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Month: August 2017
I’ll give Stelios Kazantzidis – Wikipedia’s take, but I’m very interested in hearing from Israelis why Greek Levantine-flavoured music, and his in particular, appear to have had such resonance in Israel. In Israel, he was a musical icon. Many of his songs were translated into Hebrew and performed by the country’s leading singers. Yaron Enosh, […]
How different is the modern Greek alphabet from the ancient one? Other than the fact that ancient Greek had only capital letters, does the alphabet also contain letters that modern Greek speakers do not use?
In antiquity, every city had its own variant of the Greek alphabet; they varied not only on shape of letter, but also on which letters they used. Athens undertook a spelling reform in 403 BC, under the archonship of Eucleides, which adopted the Milesian variant of the Ionian alphabet, including the letters eta and omega. […]
A far from straightforward question for those of us in the Greek diaspora. My dad does not speak a word of Pontic Greek. But this Pontic revival song, sung by Stelios Kazantzidis towards the end of his life, shook him: stixoi.info: Πατρίδα μ΄ αραεύω σε Five houses have I built; unhoused from all.A refugee from […]
Let me answer a different question. As I wrote on A cis lament for the Greek language and How to say transgender in Greek, the Greek language has a Greek term for transgender, diemphylikos. Trans Greeks were involved in coining it. The Greek peak body of LGB (with only token T) uses diemphylikos. Greek trans […]
The Ancient Greek Language: Is it similar to Modern Greek? The first link states that modern Greek descended from ancient Greek, however the second link says otherwise. What is really the truth? (links are down in the “answers” area)
I’m to take seriously a doctor’s tongue-in-cheek commentary in a medical journal, as evidence that Modern Greek is not descended from Ancient Greek? Quoting a phrase book as his authority? Over an answer with contributions from several good minds that know both languages, including some (like me) with academic training in linguistics? Really? A guy […]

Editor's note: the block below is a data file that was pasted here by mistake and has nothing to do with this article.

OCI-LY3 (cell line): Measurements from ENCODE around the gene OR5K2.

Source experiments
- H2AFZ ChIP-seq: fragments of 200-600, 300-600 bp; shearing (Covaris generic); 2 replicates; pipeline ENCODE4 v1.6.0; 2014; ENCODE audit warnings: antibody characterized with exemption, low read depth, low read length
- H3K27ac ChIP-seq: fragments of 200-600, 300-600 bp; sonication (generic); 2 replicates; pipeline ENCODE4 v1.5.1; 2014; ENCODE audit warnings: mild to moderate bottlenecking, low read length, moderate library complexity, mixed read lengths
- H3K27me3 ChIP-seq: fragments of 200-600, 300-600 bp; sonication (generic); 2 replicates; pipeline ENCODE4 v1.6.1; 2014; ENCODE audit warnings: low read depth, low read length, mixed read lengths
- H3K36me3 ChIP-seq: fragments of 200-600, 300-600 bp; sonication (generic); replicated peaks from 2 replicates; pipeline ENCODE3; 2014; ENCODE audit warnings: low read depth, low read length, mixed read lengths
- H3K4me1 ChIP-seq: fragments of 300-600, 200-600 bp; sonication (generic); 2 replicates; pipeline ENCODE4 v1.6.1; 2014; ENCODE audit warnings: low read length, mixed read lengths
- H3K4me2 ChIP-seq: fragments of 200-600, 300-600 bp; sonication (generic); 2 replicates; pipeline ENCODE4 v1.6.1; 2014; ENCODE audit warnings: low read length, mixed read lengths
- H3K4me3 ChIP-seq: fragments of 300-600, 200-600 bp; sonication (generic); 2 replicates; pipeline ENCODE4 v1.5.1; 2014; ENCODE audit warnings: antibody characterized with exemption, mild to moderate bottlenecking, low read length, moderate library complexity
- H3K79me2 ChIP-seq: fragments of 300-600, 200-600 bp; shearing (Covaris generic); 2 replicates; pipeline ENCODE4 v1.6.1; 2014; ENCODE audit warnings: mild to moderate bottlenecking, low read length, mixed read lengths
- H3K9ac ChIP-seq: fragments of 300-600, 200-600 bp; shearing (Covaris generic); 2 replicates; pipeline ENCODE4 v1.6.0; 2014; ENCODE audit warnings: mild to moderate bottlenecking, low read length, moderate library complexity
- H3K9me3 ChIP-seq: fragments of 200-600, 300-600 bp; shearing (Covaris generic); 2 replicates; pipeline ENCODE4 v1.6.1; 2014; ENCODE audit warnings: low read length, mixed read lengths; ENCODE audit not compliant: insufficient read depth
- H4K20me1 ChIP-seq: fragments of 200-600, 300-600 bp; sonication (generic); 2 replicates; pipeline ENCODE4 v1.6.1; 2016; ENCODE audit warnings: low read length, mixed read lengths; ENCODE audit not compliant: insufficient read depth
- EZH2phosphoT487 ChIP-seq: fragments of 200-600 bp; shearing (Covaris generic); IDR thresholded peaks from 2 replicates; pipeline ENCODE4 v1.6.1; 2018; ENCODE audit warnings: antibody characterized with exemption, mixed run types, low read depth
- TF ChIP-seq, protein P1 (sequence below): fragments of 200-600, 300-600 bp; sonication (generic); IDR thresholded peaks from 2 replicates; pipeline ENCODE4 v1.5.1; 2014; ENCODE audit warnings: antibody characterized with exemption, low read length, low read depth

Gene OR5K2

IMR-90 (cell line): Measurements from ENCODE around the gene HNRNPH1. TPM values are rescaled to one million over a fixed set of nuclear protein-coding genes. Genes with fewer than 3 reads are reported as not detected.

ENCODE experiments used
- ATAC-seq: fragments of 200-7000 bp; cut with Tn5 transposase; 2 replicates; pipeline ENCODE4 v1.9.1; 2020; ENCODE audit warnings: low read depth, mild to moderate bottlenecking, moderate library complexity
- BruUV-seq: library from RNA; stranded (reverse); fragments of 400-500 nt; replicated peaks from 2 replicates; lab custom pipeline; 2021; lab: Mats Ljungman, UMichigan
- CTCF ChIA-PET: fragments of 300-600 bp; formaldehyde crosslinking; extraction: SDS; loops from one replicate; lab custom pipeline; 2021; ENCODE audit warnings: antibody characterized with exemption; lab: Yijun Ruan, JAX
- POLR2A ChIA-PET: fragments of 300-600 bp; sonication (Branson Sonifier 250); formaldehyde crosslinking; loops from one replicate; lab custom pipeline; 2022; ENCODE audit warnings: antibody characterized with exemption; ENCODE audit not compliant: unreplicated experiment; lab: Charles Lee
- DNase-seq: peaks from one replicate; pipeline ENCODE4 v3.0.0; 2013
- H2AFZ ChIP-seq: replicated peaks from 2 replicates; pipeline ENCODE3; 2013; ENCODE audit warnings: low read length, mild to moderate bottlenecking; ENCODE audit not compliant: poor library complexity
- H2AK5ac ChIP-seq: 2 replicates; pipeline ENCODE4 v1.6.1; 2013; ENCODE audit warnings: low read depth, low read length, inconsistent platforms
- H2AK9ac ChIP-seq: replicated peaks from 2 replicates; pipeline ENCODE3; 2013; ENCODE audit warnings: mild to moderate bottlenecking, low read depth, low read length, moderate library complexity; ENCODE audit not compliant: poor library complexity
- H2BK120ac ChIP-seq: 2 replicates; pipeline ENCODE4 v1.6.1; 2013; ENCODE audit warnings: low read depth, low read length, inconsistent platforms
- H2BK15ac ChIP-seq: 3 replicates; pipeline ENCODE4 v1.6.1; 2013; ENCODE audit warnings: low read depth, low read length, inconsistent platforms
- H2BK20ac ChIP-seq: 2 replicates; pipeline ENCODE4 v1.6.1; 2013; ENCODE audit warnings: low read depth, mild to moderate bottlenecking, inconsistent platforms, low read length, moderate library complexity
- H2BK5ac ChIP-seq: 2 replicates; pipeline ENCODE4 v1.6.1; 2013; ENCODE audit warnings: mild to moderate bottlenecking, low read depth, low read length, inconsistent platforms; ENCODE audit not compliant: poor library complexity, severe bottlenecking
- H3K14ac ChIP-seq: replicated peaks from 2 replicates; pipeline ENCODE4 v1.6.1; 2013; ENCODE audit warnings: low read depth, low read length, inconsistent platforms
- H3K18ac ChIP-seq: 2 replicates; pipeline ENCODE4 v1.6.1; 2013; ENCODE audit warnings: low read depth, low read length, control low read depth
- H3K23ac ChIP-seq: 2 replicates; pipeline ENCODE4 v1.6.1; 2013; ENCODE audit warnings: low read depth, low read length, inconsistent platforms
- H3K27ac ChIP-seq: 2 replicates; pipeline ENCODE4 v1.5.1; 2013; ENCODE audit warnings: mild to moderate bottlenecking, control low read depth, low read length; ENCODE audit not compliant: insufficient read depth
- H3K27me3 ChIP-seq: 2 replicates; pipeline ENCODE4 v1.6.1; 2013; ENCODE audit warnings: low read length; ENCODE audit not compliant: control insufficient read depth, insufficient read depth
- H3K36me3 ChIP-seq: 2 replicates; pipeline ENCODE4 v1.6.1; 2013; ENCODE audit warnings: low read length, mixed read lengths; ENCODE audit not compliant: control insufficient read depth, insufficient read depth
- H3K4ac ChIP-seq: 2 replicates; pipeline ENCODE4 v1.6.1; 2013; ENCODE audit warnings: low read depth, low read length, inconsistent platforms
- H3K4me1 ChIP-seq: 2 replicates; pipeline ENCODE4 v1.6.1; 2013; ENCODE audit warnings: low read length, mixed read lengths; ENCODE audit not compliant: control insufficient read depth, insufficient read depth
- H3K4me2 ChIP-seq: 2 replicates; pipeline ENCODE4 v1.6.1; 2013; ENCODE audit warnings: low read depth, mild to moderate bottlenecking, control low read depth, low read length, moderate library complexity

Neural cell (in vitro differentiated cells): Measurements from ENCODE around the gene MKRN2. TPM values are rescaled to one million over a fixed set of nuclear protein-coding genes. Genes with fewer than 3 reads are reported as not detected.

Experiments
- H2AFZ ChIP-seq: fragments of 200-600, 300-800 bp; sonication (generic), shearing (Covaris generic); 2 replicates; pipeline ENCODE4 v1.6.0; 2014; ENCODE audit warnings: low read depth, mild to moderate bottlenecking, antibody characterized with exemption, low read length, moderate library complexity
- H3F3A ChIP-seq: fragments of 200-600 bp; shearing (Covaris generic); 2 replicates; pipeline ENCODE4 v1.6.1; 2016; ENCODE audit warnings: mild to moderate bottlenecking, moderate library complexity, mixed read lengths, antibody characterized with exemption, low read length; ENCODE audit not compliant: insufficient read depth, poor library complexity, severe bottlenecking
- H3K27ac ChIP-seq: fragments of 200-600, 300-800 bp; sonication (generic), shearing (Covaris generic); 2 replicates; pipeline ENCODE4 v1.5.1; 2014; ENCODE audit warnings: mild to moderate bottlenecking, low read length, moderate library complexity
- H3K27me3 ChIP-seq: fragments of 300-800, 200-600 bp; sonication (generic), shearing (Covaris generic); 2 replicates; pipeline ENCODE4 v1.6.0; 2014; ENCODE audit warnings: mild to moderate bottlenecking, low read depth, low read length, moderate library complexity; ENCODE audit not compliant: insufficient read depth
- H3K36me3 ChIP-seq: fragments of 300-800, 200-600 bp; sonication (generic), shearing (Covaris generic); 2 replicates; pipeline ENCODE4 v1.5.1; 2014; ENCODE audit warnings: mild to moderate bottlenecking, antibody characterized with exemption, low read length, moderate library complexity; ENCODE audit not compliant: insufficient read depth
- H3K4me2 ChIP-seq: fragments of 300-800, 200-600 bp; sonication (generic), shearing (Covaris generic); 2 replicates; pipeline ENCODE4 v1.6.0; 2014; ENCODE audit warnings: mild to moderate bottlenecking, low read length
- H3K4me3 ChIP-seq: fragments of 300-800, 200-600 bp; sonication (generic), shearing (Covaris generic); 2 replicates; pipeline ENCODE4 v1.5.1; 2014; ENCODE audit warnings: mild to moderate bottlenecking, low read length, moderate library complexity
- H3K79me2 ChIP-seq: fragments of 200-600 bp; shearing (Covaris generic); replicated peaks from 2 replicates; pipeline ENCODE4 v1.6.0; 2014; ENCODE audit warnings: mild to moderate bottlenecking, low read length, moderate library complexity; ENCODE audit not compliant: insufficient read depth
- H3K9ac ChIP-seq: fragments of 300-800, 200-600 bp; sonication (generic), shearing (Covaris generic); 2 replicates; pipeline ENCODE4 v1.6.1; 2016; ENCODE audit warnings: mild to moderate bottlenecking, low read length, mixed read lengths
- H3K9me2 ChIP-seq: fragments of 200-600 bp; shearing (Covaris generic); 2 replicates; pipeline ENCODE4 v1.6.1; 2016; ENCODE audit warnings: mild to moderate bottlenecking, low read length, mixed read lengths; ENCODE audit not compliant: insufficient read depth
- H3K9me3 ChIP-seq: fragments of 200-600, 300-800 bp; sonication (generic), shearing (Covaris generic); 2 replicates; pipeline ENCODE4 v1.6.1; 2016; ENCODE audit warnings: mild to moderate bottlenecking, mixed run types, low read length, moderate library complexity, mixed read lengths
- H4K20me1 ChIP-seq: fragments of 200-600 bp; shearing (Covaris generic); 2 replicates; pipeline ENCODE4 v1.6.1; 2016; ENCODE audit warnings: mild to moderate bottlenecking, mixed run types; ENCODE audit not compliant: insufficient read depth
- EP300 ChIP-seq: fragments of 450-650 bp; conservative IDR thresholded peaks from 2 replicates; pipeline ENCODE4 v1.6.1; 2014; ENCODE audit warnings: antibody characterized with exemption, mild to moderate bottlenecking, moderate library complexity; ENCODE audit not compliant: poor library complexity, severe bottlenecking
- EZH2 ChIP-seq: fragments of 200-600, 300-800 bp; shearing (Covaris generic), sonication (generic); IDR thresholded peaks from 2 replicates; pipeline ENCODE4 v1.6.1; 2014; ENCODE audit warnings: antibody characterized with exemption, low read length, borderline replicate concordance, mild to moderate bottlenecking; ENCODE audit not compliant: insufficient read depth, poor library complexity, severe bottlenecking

The five answers given quote the facts, but I’m afraid they don’t understand the facts. Nigh comes from the original Old English word for “near”. Near comes from the Old Norse for “nearer”. It came to England with the Vikings. They are not the same etymology. They are related (cognate) words, just as shirt from […]
If you’re being brought up to speak Esperanto or Klingon or Lojban or (in the case of Itamar Ben-Avi) Revived Hebrew [yes, I’m calling Eliezer Ben-Yehuda’s work a made up language], the main issue you’d run into is not having anyone but your parents, and maybe occasionally your parents’ weirdo friends, to use the language […]
Material drawn from forum thread ΙΝΔΙΚΑ ΚΑΙ ΕΛΛΗΝΙΚΑ ΤΡΑΓΟΥΔΙΑ. There is a book on the influx of Bollywood tunes into Greek music: Ινδοπρεπών αποκάλυψη. Manuel Tasoulas & Eleni Ambatzi. 1998. Ινδοπρεπών αποκάλυψη [Revelation of the Indian-styled]. Athens; Περιβολάκι, Ατραπός. Bollywood productions were very popular in Greece in the 1960s; my mother remembers watching them as […]
Is it mathematically possible to create a language where terms describing complex ideas can be made up starting from simpler ideas, with simple logical reasoning in real time, so that knowing vocabulary is not necessary?
I’m sceptical to what extent mathematics enters into any reasoning about human language (and Lojbanists actually highlight that language is not reducible to truth-conditional logic). But much of what you’re saying is the bet behind Natural semantic metalanguage, which tries to define every concept ever in a language that looks like English, but that has […]
I have been edified by the margent: I have found out that the Iliad means ‘The thing about the lion’ and I was just wondering how one would say, ‘The thing about the eagle’. No. No it doesn’t, and you need to slap whoever told you that in the face. Iliad means ‘The thing about […]